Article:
#[rec]
        _ => match x {
            1 => vec![5, 10].into_iter(),
            _ => 0..=x,
        },
    }
}

Supported traits

#[enum_derive] implements the supported traits and passes unsupported traits to #[derive].

If you want to use traits that are not supported by #[enum_derive], you can use another crate that provides proc_macro_derive, or you can define proc_macro_derive yourself.

Basic usage of #[enum_derive]

// `#[enum_derive]` implements `Iterator`, and `#[derive]` implements `Clone`.
#[enum_derive(Iterator, Clone)]
enum Foo<A, B> {
    A(A),
    B(B),
}

[std|core] libraries

Note that some traits have aliases.

[std|core]::ops

[std|core]::convert

[std|core]::iter

[std|core]::fmt

[std|core]::future

std::io

  • Read (alias: io::Read)
  • BufRead (alias: io::BufRead)
  • Write (alias: io::Write)
  • Seek (alias: io::Seek)

std::error

External libraries

futures(v0.3) (requires "futures" crate feature)

futures(v0.1) (requires "futures01" crate feature)

quote (requires "proc_macro" crate feature)

rayon (requires "rayon" crate feature)

serde (requires "serde" crate feature)

  • serde::Serialize - note that it is a different implementation from #[derive(Serialize)].

Static methods

These don't derive traits, but derive static methods instead.

  • Transpose (requires "transpose_methods" crate feature) - this derives the following conversion methods.

    • transpose - convert from enum<Option<T1>,..> to Option<enum<T1,..>>

    • transpose - convert from enum<Result<T1, E1>,..> to Result<enum<T1,..>, enum<E1,..>>

    • transpose_ok - convert from enum<Result<T1, E>,..> to Option<enum<T1,..>, E>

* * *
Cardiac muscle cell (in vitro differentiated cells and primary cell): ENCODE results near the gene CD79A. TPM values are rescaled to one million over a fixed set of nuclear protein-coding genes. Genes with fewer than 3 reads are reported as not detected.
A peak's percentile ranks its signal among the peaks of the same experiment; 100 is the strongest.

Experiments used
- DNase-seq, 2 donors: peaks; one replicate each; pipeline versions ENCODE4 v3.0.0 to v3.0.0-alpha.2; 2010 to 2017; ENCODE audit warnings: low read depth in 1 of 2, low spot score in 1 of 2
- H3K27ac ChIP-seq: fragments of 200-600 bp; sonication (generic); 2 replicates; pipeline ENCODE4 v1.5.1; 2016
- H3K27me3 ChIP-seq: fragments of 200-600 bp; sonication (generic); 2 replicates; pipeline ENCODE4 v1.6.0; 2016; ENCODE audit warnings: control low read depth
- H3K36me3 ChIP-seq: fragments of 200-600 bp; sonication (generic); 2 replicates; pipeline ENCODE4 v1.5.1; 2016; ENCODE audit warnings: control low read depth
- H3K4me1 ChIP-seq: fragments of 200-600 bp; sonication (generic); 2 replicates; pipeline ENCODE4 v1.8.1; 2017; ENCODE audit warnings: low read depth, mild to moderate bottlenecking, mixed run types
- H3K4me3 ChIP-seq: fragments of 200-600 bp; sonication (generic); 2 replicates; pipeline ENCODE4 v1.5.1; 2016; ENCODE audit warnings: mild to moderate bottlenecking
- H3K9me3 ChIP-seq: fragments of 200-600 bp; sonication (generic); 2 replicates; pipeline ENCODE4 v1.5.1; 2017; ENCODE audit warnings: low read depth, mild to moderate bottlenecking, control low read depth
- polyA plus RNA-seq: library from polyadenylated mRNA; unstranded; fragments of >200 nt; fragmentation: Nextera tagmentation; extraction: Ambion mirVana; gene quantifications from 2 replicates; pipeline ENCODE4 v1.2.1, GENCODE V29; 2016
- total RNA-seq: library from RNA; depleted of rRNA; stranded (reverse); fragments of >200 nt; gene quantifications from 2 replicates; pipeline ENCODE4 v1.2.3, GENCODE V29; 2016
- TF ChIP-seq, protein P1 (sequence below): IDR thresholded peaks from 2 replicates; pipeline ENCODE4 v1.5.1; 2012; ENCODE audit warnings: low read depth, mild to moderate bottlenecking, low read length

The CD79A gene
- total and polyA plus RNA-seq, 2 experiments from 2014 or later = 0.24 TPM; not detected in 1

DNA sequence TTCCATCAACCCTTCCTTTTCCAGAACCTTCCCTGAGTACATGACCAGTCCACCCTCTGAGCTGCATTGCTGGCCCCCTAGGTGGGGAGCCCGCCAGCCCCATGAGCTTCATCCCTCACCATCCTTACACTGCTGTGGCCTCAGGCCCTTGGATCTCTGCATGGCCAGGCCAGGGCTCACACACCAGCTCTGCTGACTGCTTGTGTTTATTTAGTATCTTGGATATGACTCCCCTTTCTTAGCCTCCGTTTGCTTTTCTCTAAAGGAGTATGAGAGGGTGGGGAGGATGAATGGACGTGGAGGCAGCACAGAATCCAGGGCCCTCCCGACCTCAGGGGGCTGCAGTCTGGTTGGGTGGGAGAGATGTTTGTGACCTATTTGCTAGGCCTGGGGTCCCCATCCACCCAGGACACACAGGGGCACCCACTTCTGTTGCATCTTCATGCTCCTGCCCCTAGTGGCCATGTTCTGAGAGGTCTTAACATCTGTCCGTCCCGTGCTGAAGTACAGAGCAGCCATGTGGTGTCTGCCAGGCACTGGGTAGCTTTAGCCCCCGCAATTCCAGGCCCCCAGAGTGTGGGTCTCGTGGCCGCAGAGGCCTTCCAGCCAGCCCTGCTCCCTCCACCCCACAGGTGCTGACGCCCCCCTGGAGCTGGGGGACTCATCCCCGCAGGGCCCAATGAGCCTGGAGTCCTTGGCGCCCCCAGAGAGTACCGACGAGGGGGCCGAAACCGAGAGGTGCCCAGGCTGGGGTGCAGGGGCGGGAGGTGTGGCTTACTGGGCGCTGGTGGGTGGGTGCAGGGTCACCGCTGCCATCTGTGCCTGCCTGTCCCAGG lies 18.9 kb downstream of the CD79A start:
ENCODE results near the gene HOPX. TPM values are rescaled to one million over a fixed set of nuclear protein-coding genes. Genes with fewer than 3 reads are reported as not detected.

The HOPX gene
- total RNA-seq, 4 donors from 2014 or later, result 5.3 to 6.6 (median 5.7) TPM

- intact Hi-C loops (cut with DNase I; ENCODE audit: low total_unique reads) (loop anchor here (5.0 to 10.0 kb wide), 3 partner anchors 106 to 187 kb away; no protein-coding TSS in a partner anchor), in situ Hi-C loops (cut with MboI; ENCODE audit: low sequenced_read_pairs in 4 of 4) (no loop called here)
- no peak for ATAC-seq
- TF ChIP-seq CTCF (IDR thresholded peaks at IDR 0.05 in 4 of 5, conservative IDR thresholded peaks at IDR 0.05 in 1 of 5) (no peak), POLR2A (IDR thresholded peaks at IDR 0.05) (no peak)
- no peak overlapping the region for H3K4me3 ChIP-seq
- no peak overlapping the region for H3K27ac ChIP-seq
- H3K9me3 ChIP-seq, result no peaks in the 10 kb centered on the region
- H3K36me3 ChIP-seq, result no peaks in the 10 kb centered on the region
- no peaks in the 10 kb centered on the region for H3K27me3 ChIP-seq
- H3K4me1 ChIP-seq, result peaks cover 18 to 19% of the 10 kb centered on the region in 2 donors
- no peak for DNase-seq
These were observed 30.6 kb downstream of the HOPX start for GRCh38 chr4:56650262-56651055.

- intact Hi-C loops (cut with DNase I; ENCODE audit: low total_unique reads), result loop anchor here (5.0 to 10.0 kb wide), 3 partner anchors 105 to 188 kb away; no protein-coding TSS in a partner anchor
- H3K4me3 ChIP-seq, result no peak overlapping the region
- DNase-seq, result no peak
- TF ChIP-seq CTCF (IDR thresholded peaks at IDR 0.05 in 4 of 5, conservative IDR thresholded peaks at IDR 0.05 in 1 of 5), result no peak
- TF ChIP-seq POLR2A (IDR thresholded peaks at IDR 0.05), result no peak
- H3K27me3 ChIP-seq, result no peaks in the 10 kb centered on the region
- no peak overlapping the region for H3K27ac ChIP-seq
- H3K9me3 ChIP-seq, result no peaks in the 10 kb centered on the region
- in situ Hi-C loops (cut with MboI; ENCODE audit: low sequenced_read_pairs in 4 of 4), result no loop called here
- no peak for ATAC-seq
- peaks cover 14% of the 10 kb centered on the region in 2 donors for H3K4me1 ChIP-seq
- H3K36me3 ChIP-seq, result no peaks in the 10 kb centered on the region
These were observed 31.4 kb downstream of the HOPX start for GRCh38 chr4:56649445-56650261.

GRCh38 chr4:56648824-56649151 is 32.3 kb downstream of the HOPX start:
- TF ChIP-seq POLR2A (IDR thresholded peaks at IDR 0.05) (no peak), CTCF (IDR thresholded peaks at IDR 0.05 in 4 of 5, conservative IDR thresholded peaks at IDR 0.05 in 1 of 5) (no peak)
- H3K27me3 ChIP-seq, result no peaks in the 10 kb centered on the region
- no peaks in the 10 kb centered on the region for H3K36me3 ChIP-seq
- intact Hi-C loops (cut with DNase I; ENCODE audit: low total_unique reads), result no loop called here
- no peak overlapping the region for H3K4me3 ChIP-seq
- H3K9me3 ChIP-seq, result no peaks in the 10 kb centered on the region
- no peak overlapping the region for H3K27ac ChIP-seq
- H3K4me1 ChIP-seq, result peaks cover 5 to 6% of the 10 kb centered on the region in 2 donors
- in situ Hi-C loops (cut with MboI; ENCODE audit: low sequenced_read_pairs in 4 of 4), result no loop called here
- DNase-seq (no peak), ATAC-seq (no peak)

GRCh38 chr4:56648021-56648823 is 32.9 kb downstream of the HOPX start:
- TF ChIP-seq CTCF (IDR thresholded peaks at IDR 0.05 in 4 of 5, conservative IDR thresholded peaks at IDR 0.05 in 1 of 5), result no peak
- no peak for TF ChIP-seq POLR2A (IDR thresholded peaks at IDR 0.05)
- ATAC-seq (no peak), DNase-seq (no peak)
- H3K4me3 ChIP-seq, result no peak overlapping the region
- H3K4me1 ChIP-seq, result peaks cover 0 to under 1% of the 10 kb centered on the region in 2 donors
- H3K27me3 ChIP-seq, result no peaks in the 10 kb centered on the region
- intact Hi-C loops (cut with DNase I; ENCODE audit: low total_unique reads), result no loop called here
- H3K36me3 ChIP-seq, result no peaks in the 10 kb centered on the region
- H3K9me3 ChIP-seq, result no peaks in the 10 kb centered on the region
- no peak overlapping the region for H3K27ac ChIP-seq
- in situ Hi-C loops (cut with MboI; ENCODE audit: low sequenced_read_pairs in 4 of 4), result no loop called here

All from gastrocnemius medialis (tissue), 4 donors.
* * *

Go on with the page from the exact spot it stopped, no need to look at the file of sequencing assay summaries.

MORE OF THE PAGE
Examples:

      use std::{fs, io, path::Path};
      
      #[auto_enum(Transpose, io::Write)]
      fn output_stream(file: Option<&Path>) -> io::Result<impl io::Write> {
          match file {
              Some(f) => fs::File::create(f),
              None => Ok(io::stdout()),
          }.transpose_ok()
      }
      
    • transpose_err - convert from enum<Result<T, E1>,..> to Result<T, enum<E1,..>>

Crate Features

  • std

    • Enabled by default.
    • Disable to use no_std instead.
  • type_analysis

    • Disabled by default.

    • Analyze return type of function and let binding.

      Add this to your Cargo.toml instead:

      [dependencies]
      auto_enums = { version = "0.1", features = ["type_analysis"] }
      

      Examples:

      #[auto_enum] // there is no need to specify std library's traits
      fn foo(x: i32) -> impl Iterator<Item = i32> {
          match x {
              0 => 1..10,
              _ => vec![5, 10].into_iter(),
          }
      }
      

      Please be careful if you return another traits with the same name.

  • transpose_methods

    • Disabled by default.
    • Use transpose* methods.

Using external libraries (disabled by default)

Known limitations

  • There needs to explicitly specify the trait to be implemented (type_analysis crate feature reduces this limitation).

  • There needs to be marker macros for expressions other than match and if.

Rust Version

The current minimum required Rust version is 1.30.

License

Licensed under either of

at your option.

Contribution

Unless you explicitly state otherwise, any contribution intentionally submitted for inclusion in the work by you, as defined in the Apache-2.0 license, shall be dual licensed as above, without any additional terms or conditions.

Dependencies

~1MB
~20K SLoC